Using FEELE online experiments in teaching
- Contact: Jon Guest
- Coventry University
- Published December 2009
Cournot and Bertrand models of oligopoly are standard topics found on many modules in microeconomics. The topics are traditionally taught using both graphical and algebraic derivations of reaction functions in order to determine the Nash equilibrium. The students at Coventry were taught in this way with a traditional ‘slide and talk’ style of lecture. Unfortunately the results from test and examination questions on this topic were very disappointing. Feedback from students suggested that they became so occupied with the technical and theoretical nature of the topic that they failed to appreciate the applicability of the model.
In order to encourage a more active learning environment a number of games and experiments were introduced onto a microeconomics module at Coventry University. This was supported by the Economics Network as a Learning and Teaching Development project. Initially most of the games were hand-run, reflecting the experience of the instructor. A paper based version of a Cournot oligopoly game was used which was based on a paper by Voola and Giles (2006). However the logistical demands placed on the instructor of running multiple oligopoly markets in the classroom were considerable. Feedback from the students suggested that they had found it the least useful game that year. For this reason a computerised version of the oligopoly game was introduced onto the module the following year.
The Bertrand experiment was used from the FEELE website. This website contains a total of 14 games and was developed as part of a FDTL project. One great advantage of using this website is that it closely follows the format of the Veconlab site developed by Holt. This makes it very easy to use. Before running an experiment, new users have to register in order to obtain a username and password. This is a very straightforward process.
The website has a number of key features which are very helpful for new users with limited or no experience of using computerised games in their teaching:
- For each experiment there is an abstract, set of intended learning outcomes and discussion about the likely results.
- The instructor can see a set of sample instructions that the students would view when they play the game.
- The instructor is able to participate as a player in a ‘mock’ game before using the website in the classroom. This allows them to make decisions and to experience the interdependence of the experiment at first hand.
Before starting an experiment the user must configure the session. Once again this is very straightforward. The user must record the number of students who will participate and the number of players in each Bertrand market. For example a group of 30 students could be split into 10 Bertrand markets with 3 participants in each market or 6 markets with 5 participants in each market. The default setting for the market demand curve in each market is P = 15 - Q and the marginal cost for each firm is set at £3.00. These can both be easily changed if the user wants to adapt the game to a particular example.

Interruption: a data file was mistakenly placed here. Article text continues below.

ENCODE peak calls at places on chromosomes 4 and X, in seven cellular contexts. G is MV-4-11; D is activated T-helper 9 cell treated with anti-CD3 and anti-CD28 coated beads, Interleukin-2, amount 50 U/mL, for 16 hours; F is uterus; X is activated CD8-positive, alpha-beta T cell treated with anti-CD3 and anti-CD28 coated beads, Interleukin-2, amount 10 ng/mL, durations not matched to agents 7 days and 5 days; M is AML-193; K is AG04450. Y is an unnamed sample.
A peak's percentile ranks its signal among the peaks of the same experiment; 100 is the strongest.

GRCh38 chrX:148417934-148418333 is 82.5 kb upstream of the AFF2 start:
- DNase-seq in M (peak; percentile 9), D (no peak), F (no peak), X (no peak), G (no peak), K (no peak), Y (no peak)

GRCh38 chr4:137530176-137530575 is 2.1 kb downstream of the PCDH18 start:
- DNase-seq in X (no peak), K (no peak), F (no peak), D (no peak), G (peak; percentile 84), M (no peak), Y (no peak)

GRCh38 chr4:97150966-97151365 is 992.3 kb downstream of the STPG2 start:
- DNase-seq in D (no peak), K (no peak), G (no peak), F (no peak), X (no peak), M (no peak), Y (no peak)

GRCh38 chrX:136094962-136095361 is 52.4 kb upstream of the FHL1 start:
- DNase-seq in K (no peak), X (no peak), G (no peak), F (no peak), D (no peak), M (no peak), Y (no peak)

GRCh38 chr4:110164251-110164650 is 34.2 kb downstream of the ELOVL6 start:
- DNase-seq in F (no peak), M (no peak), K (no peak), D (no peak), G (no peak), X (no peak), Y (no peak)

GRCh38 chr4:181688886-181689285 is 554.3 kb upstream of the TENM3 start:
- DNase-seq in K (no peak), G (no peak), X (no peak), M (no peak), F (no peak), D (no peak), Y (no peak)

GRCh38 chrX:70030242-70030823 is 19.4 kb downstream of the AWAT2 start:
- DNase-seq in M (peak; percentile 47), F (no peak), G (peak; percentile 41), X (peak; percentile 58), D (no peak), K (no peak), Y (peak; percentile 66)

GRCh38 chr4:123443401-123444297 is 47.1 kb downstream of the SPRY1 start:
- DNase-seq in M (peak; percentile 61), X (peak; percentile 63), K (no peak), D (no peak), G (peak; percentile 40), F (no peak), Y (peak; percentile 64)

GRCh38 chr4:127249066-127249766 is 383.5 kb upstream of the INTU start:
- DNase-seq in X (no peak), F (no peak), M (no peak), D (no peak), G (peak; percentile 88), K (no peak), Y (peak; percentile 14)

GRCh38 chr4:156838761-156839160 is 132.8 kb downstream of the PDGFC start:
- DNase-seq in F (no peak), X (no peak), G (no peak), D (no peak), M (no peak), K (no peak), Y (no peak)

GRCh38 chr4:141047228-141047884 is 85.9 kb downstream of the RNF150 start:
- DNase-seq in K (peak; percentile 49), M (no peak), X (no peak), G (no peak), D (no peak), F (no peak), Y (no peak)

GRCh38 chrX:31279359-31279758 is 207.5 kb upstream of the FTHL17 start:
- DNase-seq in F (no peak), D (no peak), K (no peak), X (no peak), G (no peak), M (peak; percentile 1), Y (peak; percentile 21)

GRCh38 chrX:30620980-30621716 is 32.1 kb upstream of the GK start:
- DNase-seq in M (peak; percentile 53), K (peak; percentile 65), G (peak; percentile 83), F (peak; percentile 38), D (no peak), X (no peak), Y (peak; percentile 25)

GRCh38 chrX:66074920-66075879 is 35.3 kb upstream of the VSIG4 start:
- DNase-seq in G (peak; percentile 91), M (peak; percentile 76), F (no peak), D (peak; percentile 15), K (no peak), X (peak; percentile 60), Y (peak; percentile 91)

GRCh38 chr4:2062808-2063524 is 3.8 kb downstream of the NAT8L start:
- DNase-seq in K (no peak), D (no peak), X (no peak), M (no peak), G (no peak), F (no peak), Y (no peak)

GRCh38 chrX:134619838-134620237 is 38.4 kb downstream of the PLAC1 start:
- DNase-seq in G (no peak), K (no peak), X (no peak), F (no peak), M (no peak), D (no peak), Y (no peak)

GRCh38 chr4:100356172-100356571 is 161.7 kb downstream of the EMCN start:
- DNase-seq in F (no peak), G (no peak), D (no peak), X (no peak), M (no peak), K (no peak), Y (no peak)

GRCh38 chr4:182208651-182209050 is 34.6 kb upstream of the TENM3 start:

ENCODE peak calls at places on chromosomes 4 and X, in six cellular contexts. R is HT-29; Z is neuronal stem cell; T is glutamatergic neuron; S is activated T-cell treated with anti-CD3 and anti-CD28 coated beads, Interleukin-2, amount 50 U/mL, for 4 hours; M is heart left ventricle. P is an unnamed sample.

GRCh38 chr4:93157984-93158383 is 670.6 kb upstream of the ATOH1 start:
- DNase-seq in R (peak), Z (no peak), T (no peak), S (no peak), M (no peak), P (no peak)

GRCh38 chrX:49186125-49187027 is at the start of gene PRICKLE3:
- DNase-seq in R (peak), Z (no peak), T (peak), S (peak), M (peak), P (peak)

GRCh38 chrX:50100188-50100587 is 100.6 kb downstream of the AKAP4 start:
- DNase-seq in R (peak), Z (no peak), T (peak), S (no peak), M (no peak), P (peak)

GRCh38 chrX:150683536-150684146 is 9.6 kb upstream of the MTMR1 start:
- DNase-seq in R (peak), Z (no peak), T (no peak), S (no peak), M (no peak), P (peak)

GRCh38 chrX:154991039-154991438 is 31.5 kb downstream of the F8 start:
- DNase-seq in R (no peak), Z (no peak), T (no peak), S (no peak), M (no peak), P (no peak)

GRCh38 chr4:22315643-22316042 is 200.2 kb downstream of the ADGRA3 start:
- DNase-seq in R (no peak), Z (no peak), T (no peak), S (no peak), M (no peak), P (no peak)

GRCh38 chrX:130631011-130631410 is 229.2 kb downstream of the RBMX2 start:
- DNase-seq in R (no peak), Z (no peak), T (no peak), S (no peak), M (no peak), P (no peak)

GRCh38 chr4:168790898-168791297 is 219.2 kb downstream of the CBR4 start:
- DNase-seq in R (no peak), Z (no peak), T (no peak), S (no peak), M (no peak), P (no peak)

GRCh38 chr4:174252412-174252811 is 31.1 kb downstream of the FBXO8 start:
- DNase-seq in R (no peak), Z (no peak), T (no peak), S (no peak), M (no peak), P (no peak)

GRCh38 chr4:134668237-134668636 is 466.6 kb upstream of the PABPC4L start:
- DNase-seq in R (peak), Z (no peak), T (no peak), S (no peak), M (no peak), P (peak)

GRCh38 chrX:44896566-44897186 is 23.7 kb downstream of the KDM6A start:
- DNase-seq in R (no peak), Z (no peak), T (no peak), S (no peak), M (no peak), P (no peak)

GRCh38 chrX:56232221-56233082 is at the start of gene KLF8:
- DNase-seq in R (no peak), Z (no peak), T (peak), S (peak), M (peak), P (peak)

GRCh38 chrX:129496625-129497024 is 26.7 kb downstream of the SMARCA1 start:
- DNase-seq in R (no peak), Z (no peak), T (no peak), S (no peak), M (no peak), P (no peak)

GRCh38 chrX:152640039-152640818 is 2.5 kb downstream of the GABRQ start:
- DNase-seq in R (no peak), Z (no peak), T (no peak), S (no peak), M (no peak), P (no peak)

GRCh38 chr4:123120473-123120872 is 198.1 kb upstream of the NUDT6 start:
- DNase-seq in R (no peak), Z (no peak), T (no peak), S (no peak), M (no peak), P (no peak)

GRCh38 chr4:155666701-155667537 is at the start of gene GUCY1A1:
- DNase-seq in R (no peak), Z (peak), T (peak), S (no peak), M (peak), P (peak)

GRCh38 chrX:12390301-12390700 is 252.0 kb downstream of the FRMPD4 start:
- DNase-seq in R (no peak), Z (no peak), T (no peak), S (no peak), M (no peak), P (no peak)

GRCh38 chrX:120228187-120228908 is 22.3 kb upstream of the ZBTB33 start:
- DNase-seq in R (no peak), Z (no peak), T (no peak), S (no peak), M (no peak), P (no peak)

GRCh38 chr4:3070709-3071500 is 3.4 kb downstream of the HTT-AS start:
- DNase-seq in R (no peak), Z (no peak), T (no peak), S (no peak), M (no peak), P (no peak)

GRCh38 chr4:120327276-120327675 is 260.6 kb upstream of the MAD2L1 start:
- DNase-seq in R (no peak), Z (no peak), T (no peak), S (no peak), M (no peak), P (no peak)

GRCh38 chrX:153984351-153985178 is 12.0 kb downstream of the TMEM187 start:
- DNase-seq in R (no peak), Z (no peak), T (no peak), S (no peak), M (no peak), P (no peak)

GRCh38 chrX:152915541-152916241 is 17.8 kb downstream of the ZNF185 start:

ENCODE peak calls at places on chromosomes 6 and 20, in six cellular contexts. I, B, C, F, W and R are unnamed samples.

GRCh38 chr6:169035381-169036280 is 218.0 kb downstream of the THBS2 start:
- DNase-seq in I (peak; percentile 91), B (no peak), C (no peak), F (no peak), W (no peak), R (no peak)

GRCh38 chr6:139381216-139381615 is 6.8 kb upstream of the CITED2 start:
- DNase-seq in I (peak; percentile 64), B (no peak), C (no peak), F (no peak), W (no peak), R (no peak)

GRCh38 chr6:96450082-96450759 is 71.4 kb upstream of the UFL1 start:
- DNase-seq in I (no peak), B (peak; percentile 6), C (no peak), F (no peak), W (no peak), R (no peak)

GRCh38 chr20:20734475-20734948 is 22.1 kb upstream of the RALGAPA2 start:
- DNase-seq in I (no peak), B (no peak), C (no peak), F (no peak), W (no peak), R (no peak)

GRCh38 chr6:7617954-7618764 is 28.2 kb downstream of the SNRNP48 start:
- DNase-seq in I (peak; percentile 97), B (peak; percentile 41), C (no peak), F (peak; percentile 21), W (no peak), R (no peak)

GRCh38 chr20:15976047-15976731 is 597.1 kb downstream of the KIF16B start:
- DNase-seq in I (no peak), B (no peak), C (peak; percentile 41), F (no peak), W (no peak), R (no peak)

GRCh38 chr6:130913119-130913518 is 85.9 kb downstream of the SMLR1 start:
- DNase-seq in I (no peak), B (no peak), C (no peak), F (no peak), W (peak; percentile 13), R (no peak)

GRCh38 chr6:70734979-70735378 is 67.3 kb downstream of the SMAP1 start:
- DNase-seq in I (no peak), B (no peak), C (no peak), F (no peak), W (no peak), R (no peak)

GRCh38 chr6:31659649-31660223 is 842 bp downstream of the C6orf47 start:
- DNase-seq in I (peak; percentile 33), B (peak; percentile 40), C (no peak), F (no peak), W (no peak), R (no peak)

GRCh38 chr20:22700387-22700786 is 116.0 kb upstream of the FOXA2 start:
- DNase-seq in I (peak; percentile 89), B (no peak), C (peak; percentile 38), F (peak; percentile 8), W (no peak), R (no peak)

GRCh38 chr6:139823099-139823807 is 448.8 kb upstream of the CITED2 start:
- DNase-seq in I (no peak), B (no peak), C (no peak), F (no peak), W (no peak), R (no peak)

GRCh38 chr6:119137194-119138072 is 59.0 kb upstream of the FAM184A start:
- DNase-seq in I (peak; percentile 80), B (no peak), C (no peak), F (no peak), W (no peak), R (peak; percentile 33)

One potential drawback of using computerised games is that the students can become easily distracted by the temptation of checking their e-mail or Facebook accounts. This certainly was an issue the first time the experiment was run. However, both FEELE and Veconlab can now be run in Kiosk mode. This effectively locks the computers and prevents the students from using them for anything but the experiment (see Feele Kiosk Mode). My recent experience of running the game in Kiosk mode was very successful and seemed very effective at overcoming the distraction problem. A final and very useful feature is that the results from the game can be easily downloaded into Word documents or PowerPoint slides. Results from the Bertrand game played using the FEELE website in Kiosk mode are shown below.
In treatment 1, the initial five rounds of the game, each Bertrand market had 3 players. The blue dot is the average price offered by all the students. The red dot is the price that cleared the market i.e. the lowest price offered. The market price very quickly fell to the equilibrium level of £3.00. By playing the game the students really get to experience the incentives in a Bertrand market. In the second session each market had 5 players. In round 3 of the second treatment I allowed the students to communicate with each other to see if any price fixing arrangements would be agreed. The difference between the average price offered and mean market price are interesting and to be expected!! These last three rounds caused a huge amount of discussion amongst the students after the game had finished.
In summary, the website provides a cheap and effective way of developing a more active learning environment. The feedback from the students was very positive and their understanding of the Cournot and Bertrand Oligopoly models appeared to improve.
Giles, M. and Voola, J. (2006). "The Shrimp Game: Engaging Students in the Classroom", Australasian Journal of Economics Education, 3(1-2): 73–89